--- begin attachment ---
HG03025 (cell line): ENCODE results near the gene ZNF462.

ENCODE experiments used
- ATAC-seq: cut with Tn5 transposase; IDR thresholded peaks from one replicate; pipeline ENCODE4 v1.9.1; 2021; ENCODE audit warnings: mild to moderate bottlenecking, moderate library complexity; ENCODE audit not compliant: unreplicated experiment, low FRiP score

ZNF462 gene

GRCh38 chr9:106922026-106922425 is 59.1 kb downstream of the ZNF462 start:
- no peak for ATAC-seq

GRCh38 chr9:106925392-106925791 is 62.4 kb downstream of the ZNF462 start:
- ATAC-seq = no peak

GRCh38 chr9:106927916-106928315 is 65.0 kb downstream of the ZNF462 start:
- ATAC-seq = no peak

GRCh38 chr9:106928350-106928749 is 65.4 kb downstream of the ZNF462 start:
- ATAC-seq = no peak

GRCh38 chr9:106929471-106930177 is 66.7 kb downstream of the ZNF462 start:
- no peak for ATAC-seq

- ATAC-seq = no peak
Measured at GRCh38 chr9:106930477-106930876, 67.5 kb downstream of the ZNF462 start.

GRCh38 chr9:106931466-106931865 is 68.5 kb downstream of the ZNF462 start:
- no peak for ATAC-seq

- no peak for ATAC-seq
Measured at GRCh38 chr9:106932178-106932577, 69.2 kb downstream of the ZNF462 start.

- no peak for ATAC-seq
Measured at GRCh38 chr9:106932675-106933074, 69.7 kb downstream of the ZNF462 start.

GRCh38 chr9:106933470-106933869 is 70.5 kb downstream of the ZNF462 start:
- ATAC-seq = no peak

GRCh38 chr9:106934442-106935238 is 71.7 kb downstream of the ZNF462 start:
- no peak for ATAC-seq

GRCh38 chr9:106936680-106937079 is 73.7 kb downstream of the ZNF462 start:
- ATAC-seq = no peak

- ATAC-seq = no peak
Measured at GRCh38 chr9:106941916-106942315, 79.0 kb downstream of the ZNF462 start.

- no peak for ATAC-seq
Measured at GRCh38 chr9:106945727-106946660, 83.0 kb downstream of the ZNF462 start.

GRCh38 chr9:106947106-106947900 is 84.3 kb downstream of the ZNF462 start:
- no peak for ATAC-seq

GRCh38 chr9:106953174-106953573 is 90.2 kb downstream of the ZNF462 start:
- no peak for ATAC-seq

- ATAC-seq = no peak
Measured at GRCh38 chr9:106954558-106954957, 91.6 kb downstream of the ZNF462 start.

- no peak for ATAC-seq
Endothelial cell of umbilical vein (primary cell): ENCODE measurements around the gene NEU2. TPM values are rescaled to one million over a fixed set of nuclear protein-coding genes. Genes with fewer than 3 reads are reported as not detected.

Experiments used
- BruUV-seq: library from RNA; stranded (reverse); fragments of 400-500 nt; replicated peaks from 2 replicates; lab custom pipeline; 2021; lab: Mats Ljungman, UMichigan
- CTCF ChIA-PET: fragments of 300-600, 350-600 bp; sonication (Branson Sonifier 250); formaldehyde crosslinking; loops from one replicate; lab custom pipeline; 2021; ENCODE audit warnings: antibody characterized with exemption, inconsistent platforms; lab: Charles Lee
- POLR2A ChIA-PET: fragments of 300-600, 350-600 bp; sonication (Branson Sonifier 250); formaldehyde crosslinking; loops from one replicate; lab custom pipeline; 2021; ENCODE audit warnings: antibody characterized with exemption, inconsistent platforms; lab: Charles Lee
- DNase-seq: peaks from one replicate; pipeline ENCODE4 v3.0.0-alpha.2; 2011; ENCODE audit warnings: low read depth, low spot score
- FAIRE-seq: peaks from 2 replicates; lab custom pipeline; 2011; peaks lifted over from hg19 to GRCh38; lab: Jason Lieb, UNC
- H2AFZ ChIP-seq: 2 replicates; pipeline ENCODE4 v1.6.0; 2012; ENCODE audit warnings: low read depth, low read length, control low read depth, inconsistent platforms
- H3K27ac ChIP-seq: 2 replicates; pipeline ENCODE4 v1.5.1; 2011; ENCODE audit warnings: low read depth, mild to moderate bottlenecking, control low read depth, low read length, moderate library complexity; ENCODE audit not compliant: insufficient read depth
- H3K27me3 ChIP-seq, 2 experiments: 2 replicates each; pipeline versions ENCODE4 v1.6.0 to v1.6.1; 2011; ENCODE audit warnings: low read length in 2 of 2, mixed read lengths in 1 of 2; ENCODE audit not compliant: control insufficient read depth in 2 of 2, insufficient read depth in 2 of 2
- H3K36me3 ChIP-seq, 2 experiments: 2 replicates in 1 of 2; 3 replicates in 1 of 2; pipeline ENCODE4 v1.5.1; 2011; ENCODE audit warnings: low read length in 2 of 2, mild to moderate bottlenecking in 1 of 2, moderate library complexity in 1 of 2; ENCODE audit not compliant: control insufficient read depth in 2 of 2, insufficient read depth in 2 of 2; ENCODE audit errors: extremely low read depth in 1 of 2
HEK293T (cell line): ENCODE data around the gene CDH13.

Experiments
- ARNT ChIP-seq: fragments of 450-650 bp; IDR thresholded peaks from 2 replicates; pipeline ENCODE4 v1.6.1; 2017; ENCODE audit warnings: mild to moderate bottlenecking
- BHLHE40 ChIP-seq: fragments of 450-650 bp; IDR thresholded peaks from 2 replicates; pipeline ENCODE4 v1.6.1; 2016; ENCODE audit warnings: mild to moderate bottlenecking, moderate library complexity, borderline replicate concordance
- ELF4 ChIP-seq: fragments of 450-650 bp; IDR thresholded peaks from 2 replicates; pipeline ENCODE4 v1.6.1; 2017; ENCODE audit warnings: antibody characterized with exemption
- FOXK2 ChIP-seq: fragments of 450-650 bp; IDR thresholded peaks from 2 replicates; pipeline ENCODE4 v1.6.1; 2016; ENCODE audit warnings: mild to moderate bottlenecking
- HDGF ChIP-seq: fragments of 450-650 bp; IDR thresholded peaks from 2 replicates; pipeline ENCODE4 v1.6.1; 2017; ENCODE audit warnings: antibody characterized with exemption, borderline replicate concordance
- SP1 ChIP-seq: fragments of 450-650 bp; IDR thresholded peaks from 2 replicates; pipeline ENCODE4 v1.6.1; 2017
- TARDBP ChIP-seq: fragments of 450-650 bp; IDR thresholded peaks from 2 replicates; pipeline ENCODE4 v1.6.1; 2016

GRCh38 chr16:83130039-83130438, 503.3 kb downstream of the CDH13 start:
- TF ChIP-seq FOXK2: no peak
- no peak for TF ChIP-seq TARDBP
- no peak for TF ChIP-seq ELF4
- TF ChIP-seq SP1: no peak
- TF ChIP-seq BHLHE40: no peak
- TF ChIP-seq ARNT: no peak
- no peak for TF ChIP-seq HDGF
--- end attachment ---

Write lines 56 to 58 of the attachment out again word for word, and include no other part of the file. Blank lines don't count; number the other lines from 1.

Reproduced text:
- FOXK2 ChIP-seq: fragments of 450-650 bp; IDR thresholded peaks from 2 replicates; pipeline ENCODE4 v1.6.1; 2016; ENCODE audit warnings: mild to moderate bottlenecking
- HDGF ChIP-seq: fragments of 450-650 bp; IDR thresholded peaks from 2 replicates; pipeline ENCODE4 v1.6.1; 2017; ENCODE audit warnings: antibody characterized with exemption, borderline replicate concordance
- SP1 ChIP-seq: fragments of 450-650 bp; IDR thresholded peaks from 2 replicates; pipeline ENCODE4 v1.6.1; 2017